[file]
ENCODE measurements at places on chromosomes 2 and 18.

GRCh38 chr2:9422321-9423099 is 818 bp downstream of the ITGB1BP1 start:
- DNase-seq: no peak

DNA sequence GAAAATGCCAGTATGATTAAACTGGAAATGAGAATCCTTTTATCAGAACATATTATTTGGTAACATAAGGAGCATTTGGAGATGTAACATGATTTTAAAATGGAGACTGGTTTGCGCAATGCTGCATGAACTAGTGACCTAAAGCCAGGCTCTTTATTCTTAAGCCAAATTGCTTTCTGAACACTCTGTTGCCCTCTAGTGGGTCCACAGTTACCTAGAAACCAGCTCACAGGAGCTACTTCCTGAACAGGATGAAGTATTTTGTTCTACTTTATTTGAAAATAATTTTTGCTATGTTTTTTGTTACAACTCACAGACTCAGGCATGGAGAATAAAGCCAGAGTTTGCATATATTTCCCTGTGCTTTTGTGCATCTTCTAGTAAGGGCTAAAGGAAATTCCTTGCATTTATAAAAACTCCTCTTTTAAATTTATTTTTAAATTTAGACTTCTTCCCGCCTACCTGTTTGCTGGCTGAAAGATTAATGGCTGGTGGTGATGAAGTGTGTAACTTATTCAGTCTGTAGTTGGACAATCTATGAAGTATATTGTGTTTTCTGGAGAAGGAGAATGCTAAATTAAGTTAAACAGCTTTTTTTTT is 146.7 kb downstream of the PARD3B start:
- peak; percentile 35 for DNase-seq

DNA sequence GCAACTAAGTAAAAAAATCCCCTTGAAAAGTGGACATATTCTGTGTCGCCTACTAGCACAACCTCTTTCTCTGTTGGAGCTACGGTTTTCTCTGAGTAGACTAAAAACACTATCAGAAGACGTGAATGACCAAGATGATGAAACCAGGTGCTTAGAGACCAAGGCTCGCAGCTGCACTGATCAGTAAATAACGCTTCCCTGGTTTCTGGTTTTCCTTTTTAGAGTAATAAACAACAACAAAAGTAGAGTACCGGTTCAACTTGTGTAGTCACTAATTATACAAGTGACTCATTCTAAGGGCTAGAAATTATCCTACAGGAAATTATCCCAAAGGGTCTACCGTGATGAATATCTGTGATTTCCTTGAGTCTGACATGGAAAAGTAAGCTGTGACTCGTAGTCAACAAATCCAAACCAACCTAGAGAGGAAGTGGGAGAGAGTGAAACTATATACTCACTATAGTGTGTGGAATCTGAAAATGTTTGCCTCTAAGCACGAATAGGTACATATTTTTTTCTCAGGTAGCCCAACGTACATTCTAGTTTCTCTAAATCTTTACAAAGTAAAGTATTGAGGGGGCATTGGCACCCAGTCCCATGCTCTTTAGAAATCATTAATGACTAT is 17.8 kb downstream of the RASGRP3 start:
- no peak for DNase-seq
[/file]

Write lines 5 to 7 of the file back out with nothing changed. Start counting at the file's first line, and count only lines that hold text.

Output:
- peak; percentile 35 for DNase-seq

DNA sequence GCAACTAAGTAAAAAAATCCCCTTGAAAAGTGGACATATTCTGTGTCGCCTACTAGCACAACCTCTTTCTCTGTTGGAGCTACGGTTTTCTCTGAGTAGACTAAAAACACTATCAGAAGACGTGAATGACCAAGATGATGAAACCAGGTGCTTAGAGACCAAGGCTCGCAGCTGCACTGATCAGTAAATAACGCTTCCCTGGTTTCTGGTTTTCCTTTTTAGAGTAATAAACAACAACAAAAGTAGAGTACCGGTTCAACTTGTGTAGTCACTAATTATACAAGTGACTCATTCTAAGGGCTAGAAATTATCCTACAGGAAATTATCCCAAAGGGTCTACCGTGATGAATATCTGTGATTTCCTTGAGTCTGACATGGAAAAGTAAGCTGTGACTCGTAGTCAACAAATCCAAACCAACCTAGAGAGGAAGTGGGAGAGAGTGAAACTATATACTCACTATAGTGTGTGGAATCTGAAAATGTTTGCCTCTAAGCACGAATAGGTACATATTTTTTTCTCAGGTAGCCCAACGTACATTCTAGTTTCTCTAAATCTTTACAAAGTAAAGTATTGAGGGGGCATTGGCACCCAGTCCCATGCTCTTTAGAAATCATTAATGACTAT is 17.8 kb downstream of the RASGRP3 start:
- no peak for DNase-seq